Tuesday, August 23, 2016

CD Review: Kimberly Haynes' 'Awaken Me'

Kimberly Haynes
Awaken Me
Wise Old Owl Recordings

California singer/songwriter, Kimberly Haynes, brings us eleven songs infused with delicate musical arrangements, graceful vocals, and spacious melodies on Awaken Me. Kimberly knows how to create beautiful songs with a soul. The music arouses new age leanings, world music fusions, Middle Eastern panache, and South Asian traditions for a truly unforgettable musical journey. The meditative opener and album title track, "Awaken Me," is a perfect introduction to the album, as it sets a steady tone amidst hang drum, frame drums, bass, bell, synth, and guitars. The Middle Eastern-influenced tune, "The Dreams," adds a more upbeat element with strings, guitars, and a gopichand. "The Light Of My Soul" strengthens Kimberly's pop presence with light percussion, fluid bass-lines, and excellent vocals throughout. The contemporary edge is rather reduced overall, but some songs are more pronounced and melodic. Kimberly's voice is akin to Canada's Susan Aglukark, but Donna De Lory and Natalie Merchant are similar influences, too. Awaken Me will cause everyone to wake up and listen to a small portion of beautiful music contained in this world. Let Kimberly be your guide to open that world for you! ~ Matthew Forss  

Monday, August 22, 2016

CD Review: Simrit's 'Songs Of Resilience'

Songs Of Resilience

Born in Greece and raised in South Carolina, Simrit Kaur invokes the sounds of South Asia and Africa on her latest release, Songs Of Resilience. The eight-song album incorporates a mixture of new age, lounge, and world music-inspired tunes that include harmonium, kora, conga, log drums, bass, slide guitar, piano, acoustic guitar, and mellotron. The rather spacious arrangements are very cinematic, thought-provoking, and infectious. The electronic elements are reduced, but the results are very magical. The kora arrangements are reminiscent of Rokia Traore's songs on Tchamantche (Nonesuch, 2009). The vocals are fluid, emotive, and breath-taking throughout. The yoga-inspired traditions of the world are accentuated here. There is even a Native American element that fits nicely with the rest of the album. Simrit incorporates a mix of English and Sanskrit vocals with new age instrumentation indicative of Katie Melua's contemporary songs and similarities to Zero 7 and Dala Girls are certainly represented here. Get ready for a guilt-free romp through a yoga-filled journey of music with Simrit. This is simply one of the best recordings of the year. ~ Matthew Forss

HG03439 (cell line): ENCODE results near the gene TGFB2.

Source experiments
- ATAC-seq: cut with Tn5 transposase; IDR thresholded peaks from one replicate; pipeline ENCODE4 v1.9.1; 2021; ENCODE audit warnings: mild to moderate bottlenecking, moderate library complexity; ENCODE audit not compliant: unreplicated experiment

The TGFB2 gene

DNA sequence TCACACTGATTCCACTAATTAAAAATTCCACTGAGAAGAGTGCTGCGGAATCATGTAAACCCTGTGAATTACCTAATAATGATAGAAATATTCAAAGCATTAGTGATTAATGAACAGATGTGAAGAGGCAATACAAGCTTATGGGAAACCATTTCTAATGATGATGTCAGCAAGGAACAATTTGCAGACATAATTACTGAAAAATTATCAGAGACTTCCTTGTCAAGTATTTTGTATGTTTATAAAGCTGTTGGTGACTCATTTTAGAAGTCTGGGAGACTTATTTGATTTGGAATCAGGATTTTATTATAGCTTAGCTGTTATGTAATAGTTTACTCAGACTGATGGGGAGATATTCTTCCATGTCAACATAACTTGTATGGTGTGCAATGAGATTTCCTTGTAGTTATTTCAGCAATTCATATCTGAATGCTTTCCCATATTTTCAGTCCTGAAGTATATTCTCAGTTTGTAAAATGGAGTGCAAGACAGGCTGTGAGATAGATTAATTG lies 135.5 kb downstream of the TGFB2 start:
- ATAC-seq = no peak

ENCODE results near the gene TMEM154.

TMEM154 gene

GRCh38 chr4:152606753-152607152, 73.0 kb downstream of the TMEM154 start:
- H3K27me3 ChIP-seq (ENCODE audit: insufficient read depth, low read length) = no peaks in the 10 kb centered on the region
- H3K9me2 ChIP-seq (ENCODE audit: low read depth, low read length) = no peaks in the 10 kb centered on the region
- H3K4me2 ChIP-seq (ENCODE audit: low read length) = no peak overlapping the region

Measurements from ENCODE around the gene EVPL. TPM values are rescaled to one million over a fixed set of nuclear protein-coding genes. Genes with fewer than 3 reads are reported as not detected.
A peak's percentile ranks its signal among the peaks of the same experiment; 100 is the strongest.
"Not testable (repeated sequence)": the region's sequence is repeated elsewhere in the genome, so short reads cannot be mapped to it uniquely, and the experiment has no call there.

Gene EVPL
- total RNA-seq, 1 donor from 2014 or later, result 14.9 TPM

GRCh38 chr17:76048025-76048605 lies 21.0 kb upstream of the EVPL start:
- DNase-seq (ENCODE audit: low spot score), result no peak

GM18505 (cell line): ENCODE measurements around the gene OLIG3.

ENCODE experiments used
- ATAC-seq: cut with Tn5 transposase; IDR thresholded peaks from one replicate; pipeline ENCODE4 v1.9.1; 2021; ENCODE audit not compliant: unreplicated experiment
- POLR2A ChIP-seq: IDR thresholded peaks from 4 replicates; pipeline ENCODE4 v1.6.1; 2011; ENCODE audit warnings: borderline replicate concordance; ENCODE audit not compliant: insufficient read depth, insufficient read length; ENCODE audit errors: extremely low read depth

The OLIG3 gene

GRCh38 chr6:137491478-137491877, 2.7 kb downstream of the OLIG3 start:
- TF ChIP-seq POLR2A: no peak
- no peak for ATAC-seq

Wednesday, August 17, 2016

CD Review: Galliano Sommavilla's 'Vol. 30 Ambient and Mellow'

Galliano Sommavilla
Vol. 30 Ambient and Mellow

Galliano Sommavilla, hailing from Australia, has released his latest compilation of songs borne out of a-song-a-day-project. Having released several albums of songs created each day over one year as part of his 365 project, Galliano continues to amaze listeners with his instrumental splendor on keyboards, guitars, percussion, and piano sounds. The latest album, Vol. 30..., contains fourteen tracks that are found in no particular order and titled "song/day". The whole feel of the album encompasses a more down-tempo theme that is serene and exploratory with a blissful side.

"Song/Day 110" begins with a sauntering piano-like melody with piercing atmospheric washes, and jazzy percussion that incorporates a sexy brass sound. The rolling bass and fluid, yet uppity tune, conjures up images of a smoky jazz lounge or a down-tempo gem that will not get out of one's head after listening to it the first time. Mesmerizing electric guitar sounds are rather solid near the end of the song. The twinkling piano keys and fluid bass-line with a sporadic blurts of trumpet make "110" a necessary listen.

"Song/Day 317" opens with a blurby, electronic-tinged intro with sweeping atmospheric sounds, punchy sounds, and horn-driven noises amidst a lush bass-line and percolating guitar strums. The song moves along with new age elements and a jazzy beat that is very calming, but equally enigmatic and engaging. The horn-like sounds and dizzying cascade of swishy whirs makes the song come alive.

"Song/Day 151" contains a breezy flute, light percussion, and jazzy atmospheric opener with a cheery foundation and soundtrack-esque qualities that seem to float effortlessly on sound waves. The song is more structured than other songs on the album, but it still retains a unique blend of improvisational quirks that make it one of the best songs on the album. Over two-minutes into the song, the jazzy chorus shines on in utter beauty without faltering.